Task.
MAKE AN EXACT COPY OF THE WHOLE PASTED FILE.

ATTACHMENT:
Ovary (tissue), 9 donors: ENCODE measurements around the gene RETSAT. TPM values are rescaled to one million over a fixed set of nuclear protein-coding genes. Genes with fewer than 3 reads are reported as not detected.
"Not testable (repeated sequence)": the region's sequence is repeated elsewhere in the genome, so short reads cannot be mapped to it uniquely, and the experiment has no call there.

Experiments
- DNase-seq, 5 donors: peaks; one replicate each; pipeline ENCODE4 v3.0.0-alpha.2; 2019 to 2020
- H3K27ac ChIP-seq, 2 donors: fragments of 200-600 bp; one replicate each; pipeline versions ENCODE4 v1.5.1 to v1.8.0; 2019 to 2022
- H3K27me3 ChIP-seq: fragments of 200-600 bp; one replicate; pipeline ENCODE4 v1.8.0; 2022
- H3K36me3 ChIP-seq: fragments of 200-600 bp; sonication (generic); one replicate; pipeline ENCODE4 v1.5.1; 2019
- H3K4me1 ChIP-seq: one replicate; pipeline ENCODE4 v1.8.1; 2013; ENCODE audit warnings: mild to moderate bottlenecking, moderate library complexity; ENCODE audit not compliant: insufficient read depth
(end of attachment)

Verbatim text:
Ovary (tissue), 9 donors: ENCODE measurements around the gene RETSAT. TPM values are rescaled to one million over a fixed set of nuclear protein-coding genes. Genes with fewer than 3 reads are reported as not detected.
"Not testable (repeated sequence)": the region's sequence is repeated elsewhere in the genome, so short reads cannot be mapped to it uniquely, and the experiment has no call there.

Experiments
- DNase-seq, 5 donors: peaks; one replicate each; pipeline ENCODE4 v3.0.0-alpha.2; 2019 to 2020
- H3K27ac ChIP-seq, 2 donors: fragments of 200-600 bp; one replicate each; pipeline versions ENCODE4 v1.5.1 to v1.8.0; 2019 to 2022
- H3K27me3 ChIP-seq: fragments of 200-600 bp; one replicate; pipeline ENCODE4 v1.8.0; 2022
- H3K36me3 ChIP-seq: fragments of 200-600 bp; sonication (generic); one replicate; pipeline ENCODE4 v1.5.1; 2019
- H3K4me1 ChIP-seq: one replicate; pipeline ENCODE4 v1.8.1; 2013; ENCODE audit warnings: mild to moderate bottlenecking, moderate library complexity; ENCODE audit not compliant: insufficient read depth